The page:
In movies and on television, court trials often feature surprise witnesses who suddenly derail the case. In reality, however, these types of surprises are rare, thanks to a process called discovery.
What is discovery?
Discovery is a pre-trial phase during which each party may obtain information on existing facts, witnesses, and documents known to the opposing party.
During this process, both parties and their attorneys have the opportunity to engage in formal fact-finding. Discovery is an important time for each side to gather crucial evidence.
Why is discovery necessary?
A successful discovery process can help your attorney win your case.
Often, new information comes to light during discovery that will aid you and your attorney as you decide on a strategy. Ideally, at the conclusion of the discovery process, your attorney will have learned what the opposing side knows, how they know it, and clues that show potential weaknesses in the case. All of these factors will help your attorney formulate a strategy, which may include initiating settlement talks.
What are the rules of discovery and what are my rights?
Discovery is governed by the law of civil procedure. Some information is protected from the process of discovery. For example, you are not obligated to share attorney-client work product, which may include your attorney’s thoughts, ideas, and theories. You are also protected by attorney-client privilege so certain confidential communications between you and your attorney will remain private. If the opposing party requests information that you or your attorney consider inappropriate, your attorney may raise an objection.
If you are a named party in the case, all of the rules of discovery apply to you. If you are not a party to the case, you may still be required to participate in discovery by way of subpoena. Keep in mind that not all information obtained during discovery is admissible evidence in court. In fact, much is not admissible and may not be brought up during the case.
What can I expect during the discovery process?
Discovery devices may include special interrogatories, form interrogatories, requests for admission, requests for production of documents, and depositions.
Interrogatories, requests for admission, and requests for production are forms of written discovery. Written discovery is conducted by mail.
Unlike written discovery, depositions are conducted orally. A deposition is a live interview during which a party or witness is questioned. During a deposition, multiple parties are present: the attorney who has requested the deposition, the attorney’s client, the person who is being deposed, and his or her attorney. Since depositions take place under oath, a court reporter will also be present. A judge will not be present because the trial has not yet begun and this information will not be filed with the court. As long as parties are given notice, the deposition may be taped.
Depositions are typically held in a neutral location, such as an office or conference room. Some attorneys prefer to have a client deposed on their “home turf” where the client may feel more comfortable (for example, in a conference room at the office of the client’s attorneys), but any conference room is acceptable.
Since written discovery is generally less expensive than a deposition, your attorney may first use written discovery devices to uncover information that can lead him or her to a direction during the deposition. Both written discovery and depositions are held under penalty of perjury.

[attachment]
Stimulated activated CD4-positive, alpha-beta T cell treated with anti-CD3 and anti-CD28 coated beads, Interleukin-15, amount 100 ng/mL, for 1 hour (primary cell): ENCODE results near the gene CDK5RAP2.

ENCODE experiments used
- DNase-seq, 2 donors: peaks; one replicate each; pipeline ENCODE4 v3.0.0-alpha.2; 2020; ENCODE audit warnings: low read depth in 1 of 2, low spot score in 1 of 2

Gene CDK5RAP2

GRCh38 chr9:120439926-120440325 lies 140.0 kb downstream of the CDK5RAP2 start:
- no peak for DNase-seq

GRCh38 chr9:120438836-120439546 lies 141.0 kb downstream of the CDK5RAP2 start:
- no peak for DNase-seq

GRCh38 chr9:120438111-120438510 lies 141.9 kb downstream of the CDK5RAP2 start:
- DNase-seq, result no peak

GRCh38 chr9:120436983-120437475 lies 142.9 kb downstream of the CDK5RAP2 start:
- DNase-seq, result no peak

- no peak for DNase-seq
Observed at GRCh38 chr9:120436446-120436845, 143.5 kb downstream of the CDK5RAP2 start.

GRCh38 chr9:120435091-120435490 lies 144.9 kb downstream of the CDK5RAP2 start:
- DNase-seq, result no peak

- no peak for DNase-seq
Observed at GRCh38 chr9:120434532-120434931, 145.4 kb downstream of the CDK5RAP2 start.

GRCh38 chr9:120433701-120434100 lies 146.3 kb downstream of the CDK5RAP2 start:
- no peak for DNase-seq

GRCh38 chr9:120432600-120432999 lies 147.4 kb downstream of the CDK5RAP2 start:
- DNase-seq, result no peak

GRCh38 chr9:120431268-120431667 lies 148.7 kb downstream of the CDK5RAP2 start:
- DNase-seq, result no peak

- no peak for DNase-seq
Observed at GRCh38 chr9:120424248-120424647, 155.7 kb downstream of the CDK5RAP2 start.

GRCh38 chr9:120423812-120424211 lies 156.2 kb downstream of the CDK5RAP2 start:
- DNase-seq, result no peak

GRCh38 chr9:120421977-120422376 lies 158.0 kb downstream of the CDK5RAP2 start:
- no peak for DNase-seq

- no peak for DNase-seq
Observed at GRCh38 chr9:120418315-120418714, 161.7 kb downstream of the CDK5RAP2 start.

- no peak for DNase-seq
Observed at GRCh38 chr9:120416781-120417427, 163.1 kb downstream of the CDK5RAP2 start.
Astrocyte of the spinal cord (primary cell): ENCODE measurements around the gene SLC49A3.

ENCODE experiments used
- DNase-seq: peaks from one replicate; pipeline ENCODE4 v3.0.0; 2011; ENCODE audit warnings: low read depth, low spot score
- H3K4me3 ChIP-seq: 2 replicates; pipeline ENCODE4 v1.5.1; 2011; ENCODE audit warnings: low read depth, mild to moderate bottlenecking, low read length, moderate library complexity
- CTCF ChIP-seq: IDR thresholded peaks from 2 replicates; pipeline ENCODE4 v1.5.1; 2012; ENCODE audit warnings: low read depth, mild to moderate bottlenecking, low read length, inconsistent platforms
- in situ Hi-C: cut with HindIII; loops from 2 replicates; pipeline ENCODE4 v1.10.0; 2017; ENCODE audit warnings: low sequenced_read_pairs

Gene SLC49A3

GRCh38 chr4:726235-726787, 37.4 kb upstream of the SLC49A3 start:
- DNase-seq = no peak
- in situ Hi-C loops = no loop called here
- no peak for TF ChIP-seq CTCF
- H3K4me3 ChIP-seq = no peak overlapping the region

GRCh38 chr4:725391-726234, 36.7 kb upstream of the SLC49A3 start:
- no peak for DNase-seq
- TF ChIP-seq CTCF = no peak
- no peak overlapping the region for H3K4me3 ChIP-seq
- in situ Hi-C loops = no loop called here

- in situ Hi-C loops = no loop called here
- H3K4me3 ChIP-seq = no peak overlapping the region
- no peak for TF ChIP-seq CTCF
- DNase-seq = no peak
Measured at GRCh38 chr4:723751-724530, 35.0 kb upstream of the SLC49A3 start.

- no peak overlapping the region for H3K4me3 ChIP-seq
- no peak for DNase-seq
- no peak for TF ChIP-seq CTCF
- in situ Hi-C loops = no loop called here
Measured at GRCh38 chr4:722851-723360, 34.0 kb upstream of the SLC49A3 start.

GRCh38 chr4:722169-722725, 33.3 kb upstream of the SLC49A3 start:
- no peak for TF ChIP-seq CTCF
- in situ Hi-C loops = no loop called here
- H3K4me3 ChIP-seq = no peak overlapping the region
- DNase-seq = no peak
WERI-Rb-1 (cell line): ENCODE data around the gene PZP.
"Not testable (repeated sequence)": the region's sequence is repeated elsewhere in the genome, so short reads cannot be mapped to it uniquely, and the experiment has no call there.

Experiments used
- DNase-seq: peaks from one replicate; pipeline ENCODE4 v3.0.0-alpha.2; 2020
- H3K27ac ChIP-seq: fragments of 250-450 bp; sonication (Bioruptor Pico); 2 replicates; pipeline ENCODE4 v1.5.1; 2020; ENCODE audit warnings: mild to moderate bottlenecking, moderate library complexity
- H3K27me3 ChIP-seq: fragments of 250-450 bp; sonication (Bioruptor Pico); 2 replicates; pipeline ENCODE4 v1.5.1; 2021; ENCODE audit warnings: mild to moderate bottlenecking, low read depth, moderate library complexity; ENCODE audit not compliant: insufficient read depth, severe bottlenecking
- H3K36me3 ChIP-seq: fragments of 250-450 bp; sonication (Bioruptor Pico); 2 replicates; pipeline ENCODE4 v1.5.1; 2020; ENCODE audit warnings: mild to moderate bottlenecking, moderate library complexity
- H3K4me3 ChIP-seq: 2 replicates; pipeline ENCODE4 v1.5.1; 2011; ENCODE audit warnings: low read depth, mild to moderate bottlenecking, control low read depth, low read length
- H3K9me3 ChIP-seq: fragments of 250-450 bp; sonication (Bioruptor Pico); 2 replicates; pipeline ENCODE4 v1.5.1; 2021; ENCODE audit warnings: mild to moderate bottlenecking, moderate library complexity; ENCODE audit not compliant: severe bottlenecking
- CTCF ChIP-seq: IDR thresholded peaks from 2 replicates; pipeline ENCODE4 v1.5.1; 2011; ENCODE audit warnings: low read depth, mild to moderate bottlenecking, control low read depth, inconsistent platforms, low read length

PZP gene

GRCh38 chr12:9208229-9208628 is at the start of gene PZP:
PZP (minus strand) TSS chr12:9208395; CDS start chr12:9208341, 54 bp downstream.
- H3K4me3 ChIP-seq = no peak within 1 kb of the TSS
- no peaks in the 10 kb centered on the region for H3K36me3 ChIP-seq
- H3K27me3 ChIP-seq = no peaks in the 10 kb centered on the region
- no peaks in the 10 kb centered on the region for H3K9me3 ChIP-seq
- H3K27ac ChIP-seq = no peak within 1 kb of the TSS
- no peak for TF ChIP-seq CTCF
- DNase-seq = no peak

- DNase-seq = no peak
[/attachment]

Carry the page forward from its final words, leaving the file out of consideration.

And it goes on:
When will discovery begin and how long will it take?
Once a judge sets a trial date, the dates of other procedures are defined on the basis of that trial date. Since discovery is part of the pre-trial phase, discovery begins and ends before the trial date. The length of discovery is controlled by the rules of civil procedure, which may vary from state to state.
In California, a deposition may only be conducted once and the number of questions that can be asked is limited. A single deposition may last no more than seven hours, although those hours are often divided over the course of several days. The total amount of hours required may be longer in order to allow the parties to take breaks.
Some clients are surprised by the length of the discovery process, and by the urgent demands on their time.
For example, written discovery requests must be answered within 30 days, but in practice, you will have much less time. A request is considered served on the date that the opposing attorney postmarks it. After the request arrives at your attorney’s office, your attorney will review the questions and provide them to you. To ensure that you meet this 30-day deadline, you may only have one to two weeks to answer the questions and produce the necessary documents.
How much will discovery cost?
Discovery is often the most expensive part of a case. The cost of discovery depends on the number of requests made by each side, the time required to prepare and respond to each of those requests, and your attorney’s fees.
Depositions can be particularly expensive. Before the deposition begins, your attorney must review relevant information, draft an outline of planned questions, prepare applicable exhibits, and complete any other preparations. The deposition itself may require several days. Afterward, your attorney must set to review the transcripts and summaries, type up notes, and conduct follow up. Meanwhile, the opposing side incurs costs as well. The opposing attorney must prep the witness before the deposition, attend the deposition, and spend time debriefing following the deposition. In total, a single deposition could require 25 to 30 hours—or more—from one party.
Despite the time and cost, discovery is a crucial pre-trial phase that is often necessary in order to properly pursue the case.
We’re always happy to answer your questions regarding this or any other legal procedure. Please contact us to make an appointment.